I think that, fundamentally, there is the difference between the assimilationist model of integration in France, and the side-by-side existence of differences model in the Anglo-Saxon countries. Unlike the French, the Anglo-Saxons do not claim to assimilate most of the immigrant communities’ differences. People used to refer at one time to the American melting-pot, but those days are long since gone. There is, therefore, a sort of coexistence between the different cultures in the Anglo-Saxon countries. That has developed in the United States with what is called cultural studies, i.e. each immigrant community identifies with its roots first of all, not so as to deny the national ensemble, but to safeguard its identity, and to consolidate the relations between its identity and the general national culture. In France, we still function on the assimilationist model, i.e. that of ignoring cultural specificities, which are supposed to fade away in a kind of crucible. This has probably played a role in the fact that France is behind in terms of postcolonial criticism, and in the fact that, until now, this cultural aspect of literature has barely been taken into account. Postcolonial criticism’s first contribution to Africa was precisely to develop simultaneous comparative study – I am a lecturer in comparative literature, which is perhaps why this interests me – between Francophone, Anglophone and Lusophone texts. That is, to develop a specifically African point of view, independent of the language in which such and such a work was written, studying Senghor, Sony Labou Tansi, in the Francophone zone, Soyinka or Achebe, in the Anglophone region, José Juan Dino Vieira in the Lusophone zone. And, thus, developing a specifically African point of view which revealed the influences, the relations, but also the specificities of each of these literatures. That effectively allows us to envisage the development of postcolonial literature on a large scale, an African scale, whereas in the past, it was divided into: one, Francophone studies; two, Anglophone studies; and three, if there was time, Lusophone studies. That is no longer the case.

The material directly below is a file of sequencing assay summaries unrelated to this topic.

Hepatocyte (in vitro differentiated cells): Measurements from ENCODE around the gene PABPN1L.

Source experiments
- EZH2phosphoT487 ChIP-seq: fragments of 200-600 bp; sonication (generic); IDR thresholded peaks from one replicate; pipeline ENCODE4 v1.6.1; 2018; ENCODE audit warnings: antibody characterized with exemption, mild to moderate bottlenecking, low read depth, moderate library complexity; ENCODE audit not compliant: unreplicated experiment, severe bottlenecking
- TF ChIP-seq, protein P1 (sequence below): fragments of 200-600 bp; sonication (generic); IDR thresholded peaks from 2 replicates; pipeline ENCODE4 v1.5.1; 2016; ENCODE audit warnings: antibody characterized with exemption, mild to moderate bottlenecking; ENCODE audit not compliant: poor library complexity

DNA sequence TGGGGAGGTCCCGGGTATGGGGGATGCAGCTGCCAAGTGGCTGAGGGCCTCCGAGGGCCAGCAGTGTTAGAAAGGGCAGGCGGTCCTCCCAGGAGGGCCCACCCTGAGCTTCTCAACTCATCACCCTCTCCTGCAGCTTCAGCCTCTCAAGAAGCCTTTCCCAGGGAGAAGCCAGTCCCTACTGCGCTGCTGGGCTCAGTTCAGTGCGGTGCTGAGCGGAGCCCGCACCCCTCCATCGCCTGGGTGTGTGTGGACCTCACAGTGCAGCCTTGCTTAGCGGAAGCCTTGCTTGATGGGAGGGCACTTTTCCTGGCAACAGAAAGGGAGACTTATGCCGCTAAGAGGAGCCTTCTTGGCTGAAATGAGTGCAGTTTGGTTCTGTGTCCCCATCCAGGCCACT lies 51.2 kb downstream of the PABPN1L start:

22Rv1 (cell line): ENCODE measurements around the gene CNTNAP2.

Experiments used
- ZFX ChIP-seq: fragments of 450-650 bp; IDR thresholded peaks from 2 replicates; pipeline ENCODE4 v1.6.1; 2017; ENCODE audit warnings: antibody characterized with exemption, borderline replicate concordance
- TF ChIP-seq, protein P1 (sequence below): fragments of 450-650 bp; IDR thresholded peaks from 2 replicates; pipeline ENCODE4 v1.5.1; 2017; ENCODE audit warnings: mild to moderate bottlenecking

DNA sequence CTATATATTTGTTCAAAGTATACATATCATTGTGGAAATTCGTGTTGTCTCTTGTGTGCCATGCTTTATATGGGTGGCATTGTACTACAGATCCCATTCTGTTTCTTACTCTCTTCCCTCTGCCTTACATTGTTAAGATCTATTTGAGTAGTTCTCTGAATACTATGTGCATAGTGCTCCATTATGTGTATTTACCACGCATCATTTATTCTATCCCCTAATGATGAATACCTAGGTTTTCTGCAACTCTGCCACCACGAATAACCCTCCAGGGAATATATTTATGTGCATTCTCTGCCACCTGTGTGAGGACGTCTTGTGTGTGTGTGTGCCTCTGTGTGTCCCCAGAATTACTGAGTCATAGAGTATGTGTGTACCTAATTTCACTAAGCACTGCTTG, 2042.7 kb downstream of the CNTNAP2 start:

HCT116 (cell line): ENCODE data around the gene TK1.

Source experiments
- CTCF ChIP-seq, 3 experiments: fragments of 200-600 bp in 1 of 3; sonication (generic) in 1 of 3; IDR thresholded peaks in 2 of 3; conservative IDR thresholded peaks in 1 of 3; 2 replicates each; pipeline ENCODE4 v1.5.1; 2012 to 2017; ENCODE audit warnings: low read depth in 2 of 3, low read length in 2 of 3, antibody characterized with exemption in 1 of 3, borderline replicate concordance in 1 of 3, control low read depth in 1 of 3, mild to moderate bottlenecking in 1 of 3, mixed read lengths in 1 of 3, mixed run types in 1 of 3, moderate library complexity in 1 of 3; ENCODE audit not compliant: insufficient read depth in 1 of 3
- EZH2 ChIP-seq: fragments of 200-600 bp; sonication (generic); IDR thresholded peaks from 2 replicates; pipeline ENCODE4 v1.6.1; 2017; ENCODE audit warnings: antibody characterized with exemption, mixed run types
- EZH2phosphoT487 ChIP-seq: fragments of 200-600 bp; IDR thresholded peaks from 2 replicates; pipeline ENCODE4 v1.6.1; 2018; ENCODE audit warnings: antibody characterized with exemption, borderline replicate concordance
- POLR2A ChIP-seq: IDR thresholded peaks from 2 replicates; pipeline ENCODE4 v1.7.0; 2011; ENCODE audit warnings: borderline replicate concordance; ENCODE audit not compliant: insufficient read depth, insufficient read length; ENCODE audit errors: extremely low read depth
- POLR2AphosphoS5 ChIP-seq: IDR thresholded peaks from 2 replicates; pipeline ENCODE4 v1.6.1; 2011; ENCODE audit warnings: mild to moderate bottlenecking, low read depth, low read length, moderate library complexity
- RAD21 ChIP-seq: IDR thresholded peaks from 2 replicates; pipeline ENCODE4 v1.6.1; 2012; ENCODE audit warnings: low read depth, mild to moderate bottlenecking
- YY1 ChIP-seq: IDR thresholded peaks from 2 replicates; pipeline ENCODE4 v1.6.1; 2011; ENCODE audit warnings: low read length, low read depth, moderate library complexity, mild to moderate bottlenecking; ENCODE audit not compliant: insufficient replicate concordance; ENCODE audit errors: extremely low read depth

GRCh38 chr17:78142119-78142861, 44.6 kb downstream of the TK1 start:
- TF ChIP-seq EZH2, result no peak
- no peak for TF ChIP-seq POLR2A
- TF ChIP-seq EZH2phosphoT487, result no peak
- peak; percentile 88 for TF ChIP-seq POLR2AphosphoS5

Does postcolonial criticism take works in the vernacular languages into consideration?